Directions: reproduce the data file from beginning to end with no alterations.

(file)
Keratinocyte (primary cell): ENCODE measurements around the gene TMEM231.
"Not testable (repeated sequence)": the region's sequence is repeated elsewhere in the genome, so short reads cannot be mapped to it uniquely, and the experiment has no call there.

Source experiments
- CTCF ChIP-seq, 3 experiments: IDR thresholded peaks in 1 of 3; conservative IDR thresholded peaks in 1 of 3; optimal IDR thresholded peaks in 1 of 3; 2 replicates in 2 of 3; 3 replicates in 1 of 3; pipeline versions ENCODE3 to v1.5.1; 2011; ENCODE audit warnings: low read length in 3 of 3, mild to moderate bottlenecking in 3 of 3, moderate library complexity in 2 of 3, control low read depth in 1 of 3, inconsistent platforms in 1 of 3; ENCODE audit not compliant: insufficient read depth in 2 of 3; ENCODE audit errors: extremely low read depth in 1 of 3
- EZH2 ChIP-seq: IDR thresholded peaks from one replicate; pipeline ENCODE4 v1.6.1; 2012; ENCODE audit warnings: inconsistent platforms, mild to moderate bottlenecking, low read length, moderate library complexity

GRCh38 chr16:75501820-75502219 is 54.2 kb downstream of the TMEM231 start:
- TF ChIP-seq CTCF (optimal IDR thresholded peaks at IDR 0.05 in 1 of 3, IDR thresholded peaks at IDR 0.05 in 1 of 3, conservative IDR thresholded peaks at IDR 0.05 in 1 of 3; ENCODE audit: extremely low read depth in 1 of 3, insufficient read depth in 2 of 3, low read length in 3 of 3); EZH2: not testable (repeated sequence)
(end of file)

Keratinocyte (primary cell): ENCODE measurements around the gene TMEM231.
"Not testable (repeated sequence)": the region's sequence is repeated elsewhere in the genome, so short reads cannot be mapped to it uniquely, and the experiment has no call there.

Source experiments
- CTCF ChIP-seq, 3 experiments: IDR thresholded peaks in 1 of 3; conservative IDR thresholded peaks in 1 of 3; optimal IDR thresholded peaks in 1 of 3; 2 replicates in 2 of 3; 3 replicates in 1 of 3; pipeline versions ENCODE3 to v1.5.1; 2011; ENCODE audit warnings: low read length in 3 of 3, mild to moderate bottlenecking in 3 of 3, moderate library complexity in 2 of 3, control low read depth in 1 of 3, inconsistent platforms in 1 of 3; ENCODE audit not compliant: insufficient read depth in 2 of 3; ENCODE audit errors: extremely low read depth in 1 of 3
- EZH2 ChIP-seq: IDR thresholded peaks from one replicate; pipeline ENCODE4 v1.6.1; 2012; ENCODE audit warnings: inconsistent platforms, mild to moderate bottlenecking, low read length, moderate library complexity

GRCh38 chr16:75501820-75502219 is 54.2 kb downstream of the TMEM231 start:
- TF ChIP-seq CTCF (optimal IDR thresholded peaks at IDR 0.05 in 1 of 3, IDR thresholded peaks at IDR 0.05 in 1 of 3, conservative IDR thresholded peaks at IDR 0.05 in 1 of 3; ENCODE audit: extremely low read depth in 1 of 3, insufficient read depth in 2 of 3, low read length in 3 of 3); EZH2: not testable (repeated sequence)